Response properties of striate cortex neurons in cats raised with divergent or convergent strabismus.

Publications // Ronald Kalil // Sep 01 1984

PubMed ID: 6481442

Author(s): Kalil RE, Spear PD, Langsetmo A. Response properties of striate cortex neurons in cats raised with divergent or convergent strabismus. J Neurophysiol. 1984 Sep;52(3):514-37.

Journal: Journal Of Neurophysiology, Volume 52, Issue 3, Sep 1984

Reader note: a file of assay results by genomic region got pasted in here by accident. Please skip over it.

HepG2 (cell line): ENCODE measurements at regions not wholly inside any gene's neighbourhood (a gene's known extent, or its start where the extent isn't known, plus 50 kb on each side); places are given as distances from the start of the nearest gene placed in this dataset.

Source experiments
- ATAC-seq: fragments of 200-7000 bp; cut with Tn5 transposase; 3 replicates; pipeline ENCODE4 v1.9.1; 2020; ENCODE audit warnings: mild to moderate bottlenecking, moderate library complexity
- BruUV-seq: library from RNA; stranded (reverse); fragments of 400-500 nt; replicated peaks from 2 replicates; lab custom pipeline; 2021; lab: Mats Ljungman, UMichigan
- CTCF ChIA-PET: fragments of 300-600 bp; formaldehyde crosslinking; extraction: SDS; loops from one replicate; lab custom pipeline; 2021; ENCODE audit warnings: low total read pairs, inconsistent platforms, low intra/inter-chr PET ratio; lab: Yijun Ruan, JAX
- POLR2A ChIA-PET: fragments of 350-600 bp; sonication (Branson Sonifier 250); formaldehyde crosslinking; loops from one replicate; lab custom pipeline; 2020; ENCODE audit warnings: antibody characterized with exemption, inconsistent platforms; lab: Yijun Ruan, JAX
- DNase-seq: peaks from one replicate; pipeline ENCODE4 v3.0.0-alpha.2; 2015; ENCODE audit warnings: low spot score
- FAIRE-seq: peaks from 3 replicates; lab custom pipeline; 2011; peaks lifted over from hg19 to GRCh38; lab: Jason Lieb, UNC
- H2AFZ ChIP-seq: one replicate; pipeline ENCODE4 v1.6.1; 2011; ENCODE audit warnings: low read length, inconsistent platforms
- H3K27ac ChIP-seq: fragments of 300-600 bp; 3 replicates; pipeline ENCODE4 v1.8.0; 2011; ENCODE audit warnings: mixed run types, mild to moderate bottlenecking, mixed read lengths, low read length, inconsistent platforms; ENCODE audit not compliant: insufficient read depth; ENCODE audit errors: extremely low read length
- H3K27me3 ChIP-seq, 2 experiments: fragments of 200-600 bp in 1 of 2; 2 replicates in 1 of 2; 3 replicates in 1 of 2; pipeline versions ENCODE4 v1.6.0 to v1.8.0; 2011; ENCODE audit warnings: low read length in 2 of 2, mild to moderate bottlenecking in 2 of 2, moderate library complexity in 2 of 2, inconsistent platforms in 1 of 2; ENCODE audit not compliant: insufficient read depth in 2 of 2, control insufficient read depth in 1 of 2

Recordings were made from striate cortex in five groups of cats that had been raised with strabismus produced by sectioning the extraocular muscles. These groups included animals reared with exotropia, unilateral or bilateral esotropia, and esotropia combined with lid suture of the unoperated eye. In addition, a group of esotropes was studied in which the unoperated eye was removed a few hours prior to recording. For comparison, five normal adult cats were also studied. In each of the above groups, cells were sampled in the representations of the central and peripheral visual fields in area 17 ipsilateral and contralateral to the deviated eye. We mapped the receptive field of each responsive cell, determined its ocularity, and tested it for selectivity. Confirming previous work, we found a marked loss of cortical binocularity in cats raised with strabismus. On average only 7% of the neurons that we recorded could be driven by both eyes. This percentage was relatively constant at all cortical locations that were studied and was not influenced by whether cats had been reared with exotropia, unilateral esotropia, or bilateral esotropia. The percentage of selective cells driven by the deviated eye in exotropes or esotropes did not appear to be different from normal at most cortical locations (but see 5, below). In addition, we did not observe any bias in the axial preference of selective cells in strabismic cats when compared with normal adult cats. In both exotropes and esotropes the deviated eye drove fewer cells when compared with the proportion that are driven by one eye in normal cats. In exotropes this deficit did not vary at different cortical representations of the visual field. In esotropes, however, this deficit was graded, being least in the representation of the peripheral visual field in area 17 contralateral to the deviated eye, intermediate in the representations of the central visual field in the contralateral and ipsilateral hemispheres, and greatest in the representation of the peripheral visual field in ipsilateral area 17. Furthermore, only when recording from the peripheral field representation in the ipsilateral hemisphere did we encounter significant numbers of cells driven by the deviated eye that lacked normal selectivity. Since it is possible that deprivation of the converged eye during development might account for the deficits noted above, we attempted to evaluate this factor using several independent lines of evidence. First, we could find no correlation between the angle of esotropia and the ability of the deviated eye to drive ipsilateral cortical cells representing the peripheral visual field.(ABSTRACT TRUNCATED AT 400 WORDS)